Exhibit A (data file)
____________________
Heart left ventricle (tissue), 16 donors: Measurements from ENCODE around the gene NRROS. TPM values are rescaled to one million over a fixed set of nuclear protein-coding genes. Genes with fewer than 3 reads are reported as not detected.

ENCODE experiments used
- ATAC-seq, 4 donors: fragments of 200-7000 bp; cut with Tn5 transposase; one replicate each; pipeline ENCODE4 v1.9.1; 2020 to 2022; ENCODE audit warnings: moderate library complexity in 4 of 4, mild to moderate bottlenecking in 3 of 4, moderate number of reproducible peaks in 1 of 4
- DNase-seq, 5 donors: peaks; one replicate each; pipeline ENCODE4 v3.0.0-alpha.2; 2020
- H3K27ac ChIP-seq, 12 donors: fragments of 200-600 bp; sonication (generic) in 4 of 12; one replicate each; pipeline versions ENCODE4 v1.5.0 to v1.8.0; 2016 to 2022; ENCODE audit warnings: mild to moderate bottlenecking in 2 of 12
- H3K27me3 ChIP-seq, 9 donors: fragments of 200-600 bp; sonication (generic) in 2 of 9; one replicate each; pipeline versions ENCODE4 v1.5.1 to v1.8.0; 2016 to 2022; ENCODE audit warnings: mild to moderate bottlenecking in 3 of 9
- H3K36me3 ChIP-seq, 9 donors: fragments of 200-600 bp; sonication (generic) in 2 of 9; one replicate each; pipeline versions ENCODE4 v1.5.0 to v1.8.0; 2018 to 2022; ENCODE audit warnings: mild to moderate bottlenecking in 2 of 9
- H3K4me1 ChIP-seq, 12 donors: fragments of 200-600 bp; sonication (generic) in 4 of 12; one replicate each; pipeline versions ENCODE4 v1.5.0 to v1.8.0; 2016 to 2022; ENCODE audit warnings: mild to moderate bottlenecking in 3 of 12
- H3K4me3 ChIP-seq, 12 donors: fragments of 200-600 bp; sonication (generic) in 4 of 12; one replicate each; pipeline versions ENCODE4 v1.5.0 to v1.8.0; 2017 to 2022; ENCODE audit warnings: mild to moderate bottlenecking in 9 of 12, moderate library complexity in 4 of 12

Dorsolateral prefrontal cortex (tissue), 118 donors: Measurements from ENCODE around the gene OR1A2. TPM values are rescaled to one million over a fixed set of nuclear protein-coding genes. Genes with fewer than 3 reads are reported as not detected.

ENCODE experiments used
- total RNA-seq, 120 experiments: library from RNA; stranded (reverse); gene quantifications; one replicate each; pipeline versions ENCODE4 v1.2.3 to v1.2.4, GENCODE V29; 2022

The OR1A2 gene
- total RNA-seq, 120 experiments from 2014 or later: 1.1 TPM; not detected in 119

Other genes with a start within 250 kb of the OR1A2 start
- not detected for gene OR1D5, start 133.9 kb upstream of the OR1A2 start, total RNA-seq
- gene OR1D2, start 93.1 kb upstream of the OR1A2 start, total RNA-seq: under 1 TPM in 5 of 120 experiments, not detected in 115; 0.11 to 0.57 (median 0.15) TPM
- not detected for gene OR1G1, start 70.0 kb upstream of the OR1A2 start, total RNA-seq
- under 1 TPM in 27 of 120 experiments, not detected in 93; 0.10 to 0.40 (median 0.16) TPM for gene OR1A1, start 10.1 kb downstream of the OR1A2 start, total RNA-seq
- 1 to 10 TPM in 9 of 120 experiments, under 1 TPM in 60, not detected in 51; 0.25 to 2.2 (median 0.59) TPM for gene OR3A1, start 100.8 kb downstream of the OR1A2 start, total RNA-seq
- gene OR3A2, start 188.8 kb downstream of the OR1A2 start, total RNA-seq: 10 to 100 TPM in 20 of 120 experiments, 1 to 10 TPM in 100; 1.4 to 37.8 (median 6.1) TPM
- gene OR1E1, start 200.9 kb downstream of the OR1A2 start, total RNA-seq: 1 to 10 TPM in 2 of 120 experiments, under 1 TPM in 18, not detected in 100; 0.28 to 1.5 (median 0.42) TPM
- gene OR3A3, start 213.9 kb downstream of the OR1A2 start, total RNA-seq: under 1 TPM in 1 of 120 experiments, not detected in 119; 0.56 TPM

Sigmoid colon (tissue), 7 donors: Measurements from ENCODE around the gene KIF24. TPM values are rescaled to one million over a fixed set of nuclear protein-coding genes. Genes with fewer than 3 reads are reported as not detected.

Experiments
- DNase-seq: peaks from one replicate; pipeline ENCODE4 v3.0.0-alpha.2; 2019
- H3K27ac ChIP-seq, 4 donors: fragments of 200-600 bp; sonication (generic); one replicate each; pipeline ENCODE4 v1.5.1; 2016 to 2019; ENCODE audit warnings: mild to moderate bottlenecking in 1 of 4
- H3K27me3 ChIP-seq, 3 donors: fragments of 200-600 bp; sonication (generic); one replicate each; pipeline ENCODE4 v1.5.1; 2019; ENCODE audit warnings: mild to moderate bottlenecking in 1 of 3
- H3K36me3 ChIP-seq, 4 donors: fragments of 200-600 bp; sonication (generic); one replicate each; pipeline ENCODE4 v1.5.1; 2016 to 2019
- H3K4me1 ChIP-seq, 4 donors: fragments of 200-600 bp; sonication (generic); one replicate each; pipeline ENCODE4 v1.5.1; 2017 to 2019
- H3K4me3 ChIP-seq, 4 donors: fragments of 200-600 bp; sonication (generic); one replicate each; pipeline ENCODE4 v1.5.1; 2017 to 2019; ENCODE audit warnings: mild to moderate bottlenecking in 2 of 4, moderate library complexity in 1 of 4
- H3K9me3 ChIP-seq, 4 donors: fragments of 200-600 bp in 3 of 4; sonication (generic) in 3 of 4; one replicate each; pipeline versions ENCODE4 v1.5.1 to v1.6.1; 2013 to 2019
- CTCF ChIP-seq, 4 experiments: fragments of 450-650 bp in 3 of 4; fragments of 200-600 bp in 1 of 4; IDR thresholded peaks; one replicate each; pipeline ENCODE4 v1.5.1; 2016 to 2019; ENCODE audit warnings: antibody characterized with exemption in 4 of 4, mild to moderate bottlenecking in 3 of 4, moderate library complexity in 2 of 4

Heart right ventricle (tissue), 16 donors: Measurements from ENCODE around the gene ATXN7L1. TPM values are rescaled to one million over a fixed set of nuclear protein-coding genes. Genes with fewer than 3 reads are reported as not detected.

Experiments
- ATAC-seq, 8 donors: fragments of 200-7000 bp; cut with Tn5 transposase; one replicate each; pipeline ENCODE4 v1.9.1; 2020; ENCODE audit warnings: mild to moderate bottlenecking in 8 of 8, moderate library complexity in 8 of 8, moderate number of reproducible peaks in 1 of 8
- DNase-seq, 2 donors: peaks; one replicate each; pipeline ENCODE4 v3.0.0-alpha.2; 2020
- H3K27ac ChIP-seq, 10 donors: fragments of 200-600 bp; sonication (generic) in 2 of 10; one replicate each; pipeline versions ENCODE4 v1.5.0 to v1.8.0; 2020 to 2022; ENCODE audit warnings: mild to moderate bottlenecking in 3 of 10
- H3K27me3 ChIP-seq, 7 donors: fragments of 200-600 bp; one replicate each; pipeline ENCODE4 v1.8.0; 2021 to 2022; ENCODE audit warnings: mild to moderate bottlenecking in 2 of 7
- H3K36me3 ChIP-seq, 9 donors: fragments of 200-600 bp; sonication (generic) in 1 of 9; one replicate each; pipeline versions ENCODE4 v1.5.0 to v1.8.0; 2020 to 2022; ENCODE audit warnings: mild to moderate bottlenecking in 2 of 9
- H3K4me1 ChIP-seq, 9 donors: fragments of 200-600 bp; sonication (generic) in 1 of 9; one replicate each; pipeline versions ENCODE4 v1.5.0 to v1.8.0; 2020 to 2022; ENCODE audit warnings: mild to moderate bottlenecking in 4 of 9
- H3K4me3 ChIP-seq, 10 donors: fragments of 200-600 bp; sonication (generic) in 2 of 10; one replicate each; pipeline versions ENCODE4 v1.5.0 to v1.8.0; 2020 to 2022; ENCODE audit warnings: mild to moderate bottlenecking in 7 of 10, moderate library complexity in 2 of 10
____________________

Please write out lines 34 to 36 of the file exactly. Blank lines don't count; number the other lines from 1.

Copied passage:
Heart right ventricle (tissue), 16 donors: Measurements from ENCODE around the gene ATXN7L1. TPM values are rescaled to one million over a fixed set of nuclear protein-coding genes. Genes with fewer than 3 reads are reported as not detected.

Experiments
- ATAC-seq, 8 donors: fragments of 200-7000 bp; cut with Tn5 transposase; one replicate each; pipeline ENCODE4 v1.9.1; 2020; ENCODE audit warnings: mild to moderate bottlenecking in 8 of 8, moderate library complexity in 8 of 8, moderate number of reproducible peaks in 1 of 8